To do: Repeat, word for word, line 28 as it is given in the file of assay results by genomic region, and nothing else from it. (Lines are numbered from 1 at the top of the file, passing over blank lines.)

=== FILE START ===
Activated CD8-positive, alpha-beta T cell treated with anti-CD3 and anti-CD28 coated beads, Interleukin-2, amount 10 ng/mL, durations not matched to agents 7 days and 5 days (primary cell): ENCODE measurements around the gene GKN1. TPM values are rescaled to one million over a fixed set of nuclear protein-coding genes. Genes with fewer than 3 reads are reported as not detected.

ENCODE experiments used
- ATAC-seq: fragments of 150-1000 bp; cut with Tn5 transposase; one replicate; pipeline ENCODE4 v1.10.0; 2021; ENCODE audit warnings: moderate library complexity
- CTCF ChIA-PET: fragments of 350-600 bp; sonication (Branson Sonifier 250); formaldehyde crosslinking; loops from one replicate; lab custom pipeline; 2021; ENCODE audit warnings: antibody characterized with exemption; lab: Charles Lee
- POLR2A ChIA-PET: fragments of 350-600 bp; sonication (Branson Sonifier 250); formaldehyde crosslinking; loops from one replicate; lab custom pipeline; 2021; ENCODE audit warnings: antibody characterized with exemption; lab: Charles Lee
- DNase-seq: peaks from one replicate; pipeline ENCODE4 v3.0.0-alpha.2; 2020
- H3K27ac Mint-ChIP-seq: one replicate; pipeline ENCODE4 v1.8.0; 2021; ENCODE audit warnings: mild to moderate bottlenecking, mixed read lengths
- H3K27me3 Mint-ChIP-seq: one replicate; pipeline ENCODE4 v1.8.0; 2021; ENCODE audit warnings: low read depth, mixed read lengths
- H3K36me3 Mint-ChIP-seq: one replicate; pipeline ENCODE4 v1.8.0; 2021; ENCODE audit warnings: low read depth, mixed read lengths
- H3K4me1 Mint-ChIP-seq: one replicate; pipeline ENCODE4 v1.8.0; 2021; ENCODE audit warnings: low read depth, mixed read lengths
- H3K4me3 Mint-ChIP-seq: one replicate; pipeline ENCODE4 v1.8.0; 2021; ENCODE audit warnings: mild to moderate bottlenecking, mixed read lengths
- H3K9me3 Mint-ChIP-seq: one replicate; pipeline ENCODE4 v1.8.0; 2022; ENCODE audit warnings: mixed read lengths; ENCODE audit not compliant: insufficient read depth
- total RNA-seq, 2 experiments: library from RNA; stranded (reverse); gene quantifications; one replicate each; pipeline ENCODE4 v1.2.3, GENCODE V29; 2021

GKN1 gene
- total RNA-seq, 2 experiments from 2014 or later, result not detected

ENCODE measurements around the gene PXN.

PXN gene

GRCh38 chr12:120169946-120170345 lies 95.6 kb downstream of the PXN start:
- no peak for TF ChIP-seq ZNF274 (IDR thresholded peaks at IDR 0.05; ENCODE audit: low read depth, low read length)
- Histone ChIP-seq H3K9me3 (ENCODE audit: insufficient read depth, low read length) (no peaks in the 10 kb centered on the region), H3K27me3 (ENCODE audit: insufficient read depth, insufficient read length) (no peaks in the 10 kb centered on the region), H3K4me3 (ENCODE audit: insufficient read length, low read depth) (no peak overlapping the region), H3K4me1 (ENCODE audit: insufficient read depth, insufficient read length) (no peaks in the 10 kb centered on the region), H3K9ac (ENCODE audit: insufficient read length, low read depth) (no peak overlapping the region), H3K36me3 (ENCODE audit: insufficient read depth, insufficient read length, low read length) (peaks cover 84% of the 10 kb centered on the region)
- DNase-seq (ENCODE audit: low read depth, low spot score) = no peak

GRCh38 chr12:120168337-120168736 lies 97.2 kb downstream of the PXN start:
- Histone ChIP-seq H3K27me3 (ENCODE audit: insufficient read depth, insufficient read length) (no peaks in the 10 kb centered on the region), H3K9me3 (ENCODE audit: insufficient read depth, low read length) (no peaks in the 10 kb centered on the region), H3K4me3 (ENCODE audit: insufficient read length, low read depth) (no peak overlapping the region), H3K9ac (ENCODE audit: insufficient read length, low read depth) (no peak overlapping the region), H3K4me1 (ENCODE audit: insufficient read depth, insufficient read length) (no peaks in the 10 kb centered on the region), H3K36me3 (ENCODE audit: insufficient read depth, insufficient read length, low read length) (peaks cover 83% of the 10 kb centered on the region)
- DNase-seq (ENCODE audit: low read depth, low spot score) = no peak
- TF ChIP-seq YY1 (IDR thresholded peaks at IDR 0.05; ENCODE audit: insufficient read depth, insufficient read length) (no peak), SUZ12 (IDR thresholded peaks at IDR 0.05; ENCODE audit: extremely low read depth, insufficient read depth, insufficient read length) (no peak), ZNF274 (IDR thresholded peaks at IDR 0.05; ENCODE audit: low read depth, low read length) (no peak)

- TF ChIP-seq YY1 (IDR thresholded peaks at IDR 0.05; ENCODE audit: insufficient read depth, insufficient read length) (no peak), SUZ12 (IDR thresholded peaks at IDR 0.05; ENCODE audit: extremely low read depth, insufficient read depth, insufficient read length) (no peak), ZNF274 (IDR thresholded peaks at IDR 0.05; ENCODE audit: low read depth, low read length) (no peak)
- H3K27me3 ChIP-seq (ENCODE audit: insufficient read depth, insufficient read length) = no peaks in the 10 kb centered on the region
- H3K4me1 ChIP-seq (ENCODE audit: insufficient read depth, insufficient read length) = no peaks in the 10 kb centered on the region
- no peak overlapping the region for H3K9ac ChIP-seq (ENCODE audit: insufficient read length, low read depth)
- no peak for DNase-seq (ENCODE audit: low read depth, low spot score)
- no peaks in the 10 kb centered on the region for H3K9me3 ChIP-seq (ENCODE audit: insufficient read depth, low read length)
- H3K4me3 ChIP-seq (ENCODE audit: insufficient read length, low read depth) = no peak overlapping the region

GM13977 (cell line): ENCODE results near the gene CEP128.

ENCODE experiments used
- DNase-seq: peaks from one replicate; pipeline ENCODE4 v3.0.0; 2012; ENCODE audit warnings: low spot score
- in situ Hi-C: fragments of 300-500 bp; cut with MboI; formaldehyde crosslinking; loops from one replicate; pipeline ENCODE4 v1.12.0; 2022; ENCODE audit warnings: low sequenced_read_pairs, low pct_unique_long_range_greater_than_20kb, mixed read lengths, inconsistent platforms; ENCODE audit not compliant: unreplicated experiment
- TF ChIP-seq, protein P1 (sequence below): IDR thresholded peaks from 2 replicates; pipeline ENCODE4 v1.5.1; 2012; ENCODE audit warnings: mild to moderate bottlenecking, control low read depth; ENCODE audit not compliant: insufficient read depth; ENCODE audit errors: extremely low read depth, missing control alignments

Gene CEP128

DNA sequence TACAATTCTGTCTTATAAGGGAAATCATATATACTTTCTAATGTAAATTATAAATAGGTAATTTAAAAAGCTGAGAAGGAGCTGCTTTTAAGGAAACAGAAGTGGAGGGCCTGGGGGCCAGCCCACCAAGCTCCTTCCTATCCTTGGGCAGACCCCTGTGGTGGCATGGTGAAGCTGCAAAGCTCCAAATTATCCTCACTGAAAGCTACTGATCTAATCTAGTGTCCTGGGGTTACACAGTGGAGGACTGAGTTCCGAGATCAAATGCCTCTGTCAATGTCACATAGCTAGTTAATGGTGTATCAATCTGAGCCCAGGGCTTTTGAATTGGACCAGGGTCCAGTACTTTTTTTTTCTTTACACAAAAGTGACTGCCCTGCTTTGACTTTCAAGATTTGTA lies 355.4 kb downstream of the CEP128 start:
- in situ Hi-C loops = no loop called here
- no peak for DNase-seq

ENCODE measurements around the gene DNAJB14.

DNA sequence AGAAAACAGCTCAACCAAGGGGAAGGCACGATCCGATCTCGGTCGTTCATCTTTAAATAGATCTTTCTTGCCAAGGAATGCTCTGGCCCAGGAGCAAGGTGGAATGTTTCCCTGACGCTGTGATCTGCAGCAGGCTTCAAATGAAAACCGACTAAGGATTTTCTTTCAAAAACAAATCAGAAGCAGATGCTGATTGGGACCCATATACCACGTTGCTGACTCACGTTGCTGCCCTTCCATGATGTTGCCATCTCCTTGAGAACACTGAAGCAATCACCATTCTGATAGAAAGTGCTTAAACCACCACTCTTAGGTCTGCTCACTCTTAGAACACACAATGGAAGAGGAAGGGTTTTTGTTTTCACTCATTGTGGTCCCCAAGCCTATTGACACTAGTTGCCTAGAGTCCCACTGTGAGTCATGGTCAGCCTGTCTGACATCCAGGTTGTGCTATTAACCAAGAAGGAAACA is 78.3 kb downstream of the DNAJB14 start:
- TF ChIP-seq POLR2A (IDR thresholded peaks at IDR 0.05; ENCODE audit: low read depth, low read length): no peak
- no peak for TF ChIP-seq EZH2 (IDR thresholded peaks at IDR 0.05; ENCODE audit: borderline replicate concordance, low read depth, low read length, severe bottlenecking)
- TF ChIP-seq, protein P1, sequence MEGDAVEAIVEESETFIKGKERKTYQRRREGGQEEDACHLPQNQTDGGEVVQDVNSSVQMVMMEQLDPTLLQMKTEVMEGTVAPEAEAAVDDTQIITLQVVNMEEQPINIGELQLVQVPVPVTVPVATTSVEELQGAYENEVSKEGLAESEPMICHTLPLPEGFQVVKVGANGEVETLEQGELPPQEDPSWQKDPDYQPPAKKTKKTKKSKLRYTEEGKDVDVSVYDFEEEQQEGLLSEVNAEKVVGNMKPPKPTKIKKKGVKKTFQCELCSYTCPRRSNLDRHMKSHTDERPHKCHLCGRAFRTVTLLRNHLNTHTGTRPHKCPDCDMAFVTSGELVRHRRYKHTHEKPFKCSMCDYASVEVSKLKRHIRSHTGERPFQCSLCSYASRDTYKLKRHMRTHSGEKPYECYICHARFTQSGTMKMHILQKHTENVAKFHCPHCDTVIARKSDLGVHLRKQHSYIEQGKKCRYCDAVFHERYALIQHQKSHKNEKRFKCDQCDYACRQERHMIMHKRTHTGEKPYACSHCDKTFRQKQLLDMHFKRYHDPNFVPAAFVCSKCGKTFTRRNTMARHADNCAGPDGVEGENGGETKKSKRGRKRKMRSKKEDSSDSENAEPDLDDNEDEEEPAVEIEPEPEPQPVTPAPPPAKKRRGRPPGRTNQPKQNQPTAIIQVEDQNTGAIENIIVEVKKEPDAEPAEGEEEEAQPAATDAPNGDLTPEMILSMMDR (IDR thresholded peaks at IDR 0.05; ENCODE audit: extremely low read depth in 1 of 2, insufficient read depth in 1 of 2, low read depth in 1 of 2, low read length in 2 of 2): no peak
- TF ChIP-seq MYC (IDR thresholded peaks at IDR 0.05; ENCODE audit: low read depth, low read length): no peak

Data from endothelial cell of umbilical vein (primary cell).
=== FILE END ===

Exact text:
- H3K4me1 ChIP-seq (ENCODE audit: insufficient read depth, insufficient read length) = no peaks in the 10 kb centered on the region